VANCOUVER, British Columbia — There were times throughout Monday night’s contest when the Kraken appeared ready to give this whole rivalry thing a go.

They’d overcome a Vancouver Canucks goal just 11 seconds into the game and had a second-period lead in search of their first victory against their Pacific Division foes. Alas, they couldn’t hold on, taking a fourth-consecutive defeat with a 5-2 loss to the Canucks courtesy of a second-period barrage they couldn’t withstand.

“We were in a good spot after the first, and then I didn’t think we played very well from there on out,” Kraken defenseman Mark Giordano said. “I mean, anytime you give up that many shots and quality chances, you pretty much don’t have much of a chance.”

The Kraken were outshot 18-4 in that second period and 46-27 overall.

Travis Hamonic scored an equalizer early in the middle frame after Jared McCann and Giordano had answered the early goal against by Tyler Motte. The Hamonic shot from the right faceoff circle trickled through the pads of Chris Driedger, a result the Kraken netminder wanted back. Then, with just 3:19 left in the period, Vasily Podkolzin was left alone at the doorstep and easily slammed home a rebound to put the Canucks ahead to stay.

Bo Horvat then made it a two-goal game on a one-timer from the slot 35 seconds into the third period on a power play carried over from the prior frame. Driedger kept it close, stopping J.T. Miller on a clear-cut breakaway in the closing minutes, but the Kraken couldn’t get any closer.

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Tanner Pearson sealed it with an empty-net goal with 1:32 remaining as Driedger was pulled for an extra attacker.

“We had a rough night with the puck all night,” Giordano said. “We usually break the puck out a lot cleaner and don’t spend time in our zone.”

It was the Kraken’s third straight loss to a Canucks team that beat them twice at Climate Pledge Arena before this debut Rogers Arena matchup between them. And as a result, the rivalry everyone in the NHL was hoping for when the Kraken became the league’s 32nd franchise has yet to materialize.

It takes two to tango, but thus far it’s been a Canucks tap-dance all over the Kraken, who’ve yet to score more than two goals in any of the three games. Vancouver entered the day seven points out of a playoff spot, and Giordano said the Kraken knew they’d be “desperate” for a win after tough recent losses.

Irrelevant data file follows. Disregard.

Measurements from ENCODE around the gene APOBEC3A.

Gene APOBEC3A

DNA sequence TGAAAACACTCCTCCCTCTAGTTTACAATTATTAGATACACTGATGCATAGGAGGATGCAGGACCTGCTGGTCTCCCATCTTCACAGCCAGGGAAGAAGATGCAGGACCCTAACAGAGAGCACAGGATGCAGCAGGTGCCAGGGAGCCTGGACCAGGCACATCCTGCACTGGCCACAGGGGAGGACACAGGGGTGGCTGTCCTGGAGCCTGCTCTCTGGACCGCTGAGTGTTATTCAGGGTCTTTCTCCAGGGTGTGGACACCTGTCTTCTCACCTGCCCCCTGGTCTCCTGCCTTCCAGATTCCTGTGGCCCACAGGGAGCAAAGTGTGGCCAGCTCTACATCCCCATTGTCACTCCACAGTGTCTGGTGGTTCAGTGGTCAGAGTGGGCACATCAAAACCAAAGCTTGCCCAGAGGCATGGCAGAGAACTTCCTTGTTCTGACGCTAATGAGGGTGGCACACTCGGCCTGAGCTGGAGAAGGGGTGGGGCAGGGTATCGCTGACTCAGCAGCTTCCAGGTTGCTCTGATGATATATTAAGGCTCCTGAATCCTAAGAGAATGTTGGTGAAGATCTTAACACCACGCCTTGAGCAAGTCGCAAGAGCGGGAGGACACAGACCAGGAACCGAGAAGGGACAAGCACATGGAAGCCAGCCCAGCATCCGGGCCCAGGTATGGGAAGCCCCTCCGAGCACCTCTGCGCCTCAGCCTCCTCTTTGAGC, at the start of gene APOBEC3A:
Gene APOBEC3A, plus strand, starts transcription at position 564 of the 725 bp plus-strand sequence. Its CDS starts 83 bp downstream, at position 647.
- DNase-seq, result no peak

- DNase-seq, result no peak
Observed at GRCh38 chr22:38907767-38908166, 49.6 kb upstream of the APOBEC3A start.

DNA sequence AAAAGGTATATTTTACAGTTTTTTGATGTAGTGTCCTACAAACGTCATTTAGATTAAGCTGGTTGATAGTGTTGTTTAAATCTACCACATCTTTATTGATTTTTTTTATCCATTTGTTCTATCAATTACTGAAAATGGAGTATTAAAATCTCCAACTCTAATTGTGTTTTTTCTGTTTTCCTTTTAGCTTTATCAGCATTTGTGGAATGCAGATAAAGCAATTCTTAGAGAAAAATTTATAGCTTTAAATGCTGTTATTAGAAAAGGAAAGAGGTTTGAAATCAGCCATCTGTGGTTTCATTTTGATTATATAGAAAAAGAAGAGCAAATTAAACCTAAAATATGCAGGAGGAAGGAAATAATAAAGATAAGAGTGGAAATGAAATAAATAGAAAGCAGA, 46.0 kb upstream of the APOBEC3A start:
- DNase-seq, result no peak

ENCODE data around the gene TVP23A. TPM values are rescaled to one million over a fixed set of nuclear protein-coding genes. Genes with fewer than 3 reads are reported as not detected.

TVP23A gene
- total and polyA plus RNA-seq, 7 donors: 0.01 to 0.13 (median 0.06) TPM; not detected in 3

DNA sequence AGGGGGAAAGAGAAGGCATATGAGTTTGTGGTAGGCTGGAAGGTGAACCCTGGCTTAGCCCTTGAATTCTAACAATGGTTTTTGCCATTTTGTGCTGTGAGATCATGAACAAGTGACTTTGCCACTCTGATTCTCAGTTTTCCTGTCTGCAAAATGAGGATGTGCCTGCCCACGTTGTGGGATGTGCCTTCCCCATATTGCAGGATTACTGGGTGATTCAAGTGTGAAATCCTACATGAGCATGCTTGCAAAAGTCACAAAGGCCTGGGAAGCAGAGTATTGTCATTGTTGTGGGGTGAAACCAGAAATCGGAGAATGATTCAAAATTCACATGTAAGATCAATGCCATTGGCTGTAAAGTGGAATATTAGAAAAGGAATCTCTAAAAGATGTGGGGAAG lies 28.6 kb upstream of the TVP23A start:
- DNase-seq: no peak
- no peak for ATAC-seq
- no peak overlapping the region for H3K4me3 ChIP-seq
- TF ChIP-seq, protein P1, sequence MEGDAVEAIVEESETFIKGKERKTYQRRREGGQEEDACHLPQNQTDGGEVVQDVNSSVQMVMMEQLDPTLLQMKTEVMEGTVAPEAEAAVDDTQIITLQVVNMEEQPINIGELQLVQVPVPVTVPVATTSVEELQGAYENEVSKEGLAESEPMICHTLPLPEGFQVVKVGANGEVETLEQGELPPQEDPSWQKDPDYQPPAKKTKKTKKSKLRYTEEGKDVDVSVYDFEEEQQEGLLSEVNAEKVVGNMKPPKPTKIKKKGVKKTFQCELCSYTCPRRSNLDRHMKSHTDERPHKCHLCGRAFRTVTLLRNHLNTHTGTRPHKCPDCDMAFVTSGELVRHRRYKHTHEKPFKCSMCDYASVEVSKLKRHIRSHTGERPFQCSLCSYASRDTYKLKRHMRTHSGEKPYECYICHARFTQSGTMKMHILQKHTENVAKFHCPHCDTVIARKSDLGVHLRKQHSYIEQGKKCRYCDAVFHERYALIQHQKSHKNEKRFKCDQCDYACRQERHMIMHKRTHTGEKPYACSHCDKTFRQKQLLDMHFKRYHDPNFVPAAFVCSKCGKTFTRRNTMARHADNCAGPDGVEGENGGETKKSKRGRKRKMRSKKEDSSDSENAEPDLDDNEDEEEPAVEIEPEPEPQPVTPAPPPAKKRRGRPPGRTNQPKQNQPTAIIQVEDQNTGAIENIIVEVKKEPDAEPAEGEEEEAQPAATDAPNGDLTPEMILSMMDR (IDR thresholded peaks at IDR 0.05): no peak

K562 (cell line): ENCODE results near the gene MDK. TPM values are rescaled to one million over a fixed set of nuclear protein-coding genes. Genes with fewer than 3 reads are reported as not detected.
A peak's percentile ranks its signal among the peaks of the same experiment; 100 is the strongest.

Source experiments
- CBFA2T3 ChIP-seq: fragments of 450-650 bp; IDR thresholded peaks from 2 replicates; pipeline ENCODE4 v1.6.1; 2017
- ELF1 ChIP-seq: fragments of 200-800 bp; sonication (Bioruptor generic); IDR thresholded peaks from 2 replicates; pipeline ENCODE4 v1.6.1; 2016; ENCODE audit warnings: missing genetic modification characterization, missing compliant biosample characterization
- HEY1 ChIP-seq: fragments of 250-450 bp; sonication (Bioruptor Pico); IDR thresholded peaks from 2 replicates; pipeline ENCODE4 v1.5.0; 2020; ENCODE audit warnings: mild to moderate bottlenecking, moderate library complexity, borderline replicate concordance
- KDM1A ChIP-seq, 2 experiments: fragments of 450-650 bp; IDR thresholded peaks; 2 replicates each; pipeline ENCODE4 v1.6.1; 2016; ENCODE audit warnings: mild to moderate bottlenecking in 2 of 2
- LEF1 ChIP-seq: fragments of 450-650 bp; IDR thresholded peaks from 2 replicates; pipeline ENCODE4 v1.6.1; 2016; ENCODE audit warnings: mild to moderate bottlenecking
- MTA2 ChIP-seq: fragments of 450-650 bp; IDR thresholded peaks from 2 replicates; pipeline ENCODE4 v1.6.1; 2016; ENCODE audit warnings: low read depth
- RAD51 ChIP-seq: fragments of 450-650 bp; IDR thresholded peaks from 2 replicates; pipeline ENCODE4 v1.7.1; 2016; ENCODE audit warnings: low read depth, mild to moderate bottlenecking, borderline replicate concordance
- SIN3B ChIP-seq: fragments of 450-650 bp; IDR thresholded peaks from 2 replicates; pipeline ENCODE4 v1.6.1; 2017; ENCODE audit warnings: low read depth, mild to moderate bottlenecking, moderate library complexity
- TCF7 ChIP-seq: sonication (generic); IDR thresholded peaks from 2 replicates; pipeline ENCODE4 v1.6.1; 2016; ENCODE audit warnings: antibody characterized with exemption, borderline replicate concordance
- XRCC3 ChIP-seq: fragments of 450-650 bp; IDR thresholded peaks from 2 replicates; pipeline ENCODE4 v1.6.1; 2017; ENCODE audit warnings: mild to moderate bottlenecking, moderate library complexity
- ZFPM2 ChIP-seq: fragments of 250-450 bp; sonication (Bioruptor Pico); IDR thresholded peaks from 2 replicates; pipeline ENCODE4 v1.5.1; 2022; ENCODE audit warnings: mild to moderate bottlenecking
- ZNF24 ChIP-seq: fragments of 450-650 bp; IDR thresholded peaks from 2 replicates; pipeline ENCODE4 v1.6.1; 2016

Vancouver certainly got off to a good start, pouncing for the early goal after the puck took some tricky hops off what Driedger described as an uneven patch of ice in front of his net. But Driedger wasn’t happy with the Hamonic goal between his pads and also felt he’d stayed too deep in his net for the Horvat one-timer in the third.

“I don’t think the second period was our best period, for sure,” said Driedger, who hadn’t started in 10 days or played in a week since coming on in relief of Philipp Grubauer against Toronto. “They had a lot of chances. I don’t really know for sure what happened, but they just outworked us out there.”

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Vancouver’s goaltending has been top-notch in all three contests, and Thatcher Demko came up huge when he had to in this one.

Demko didn’t need to be all that sharp in the second period, with the game mostly taking place in the Kraken’s end. But he was at his best with the game tied midway through, sliding his leg out to his right to rob Morgan Geekie on a one-timed attempt that would have regained a lead for the visitors. 

“That’s one you’d like to see him get up, get it into the top half of the net,” Kraken coach Dave Hakstol said of Geekie. “That changes the look of the hockey game at that point in time. It was a good play by us and a hell of a save by him.”

Instead, the score remained tied, and Podkolzin untied it before the period was done.

The crowd was undoubtedly sprinkled with some longtime Vancouver hockey fans that remember the minor professional Western Hockey League days when the Seattle Totems and pre-NHL Canucks went at it in a rivalry far more pronounced. A number of future NHL players, such as Pat Quinn, Bobby Schmautz and Howie Hughes, played for both teams, especially once the Totems became a farm club for the NHL version of the Canucks in the early 1970s.

Given the bad bounces on Motte’s early goal, it looked as if the Kraken’s night would go quickly downhill. But Hakstol felt his team enjoyed “a lot of good looks” in getting back in it and could have seen better results had they executed more with the puck.

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“In the second period, they won the races, the won the puck battles and because of that they had the majority of the zone time,” he said of the Canucks. “When that happens … you end up spending your energy playing defense.”

All of Vancouver’s goals would come from high danger, one-timed passes or rebounds from in-close. For the Kraken, McCann’s team-leading 21st of the season — in his 400th career game — came on a similar close-in play, tapping home a perfect pass by Marcus Johansson when left unmarked to Demko’s right.

They took the lead while short-handed at the 14:26 mark of the opening period, with Giordano outracing defenders for a cleared puck, and beating Demko on the breakaway to make it 2-1.

But Hamonic’s goal through Driedger’s pads opened the second-period floodgates for the Canucks, and the Kraken never really regained their footing.

“That second period was critical,” Hakstol said. “That’s the turning point in the hockey game, and that’s the difference in the hockey game.”

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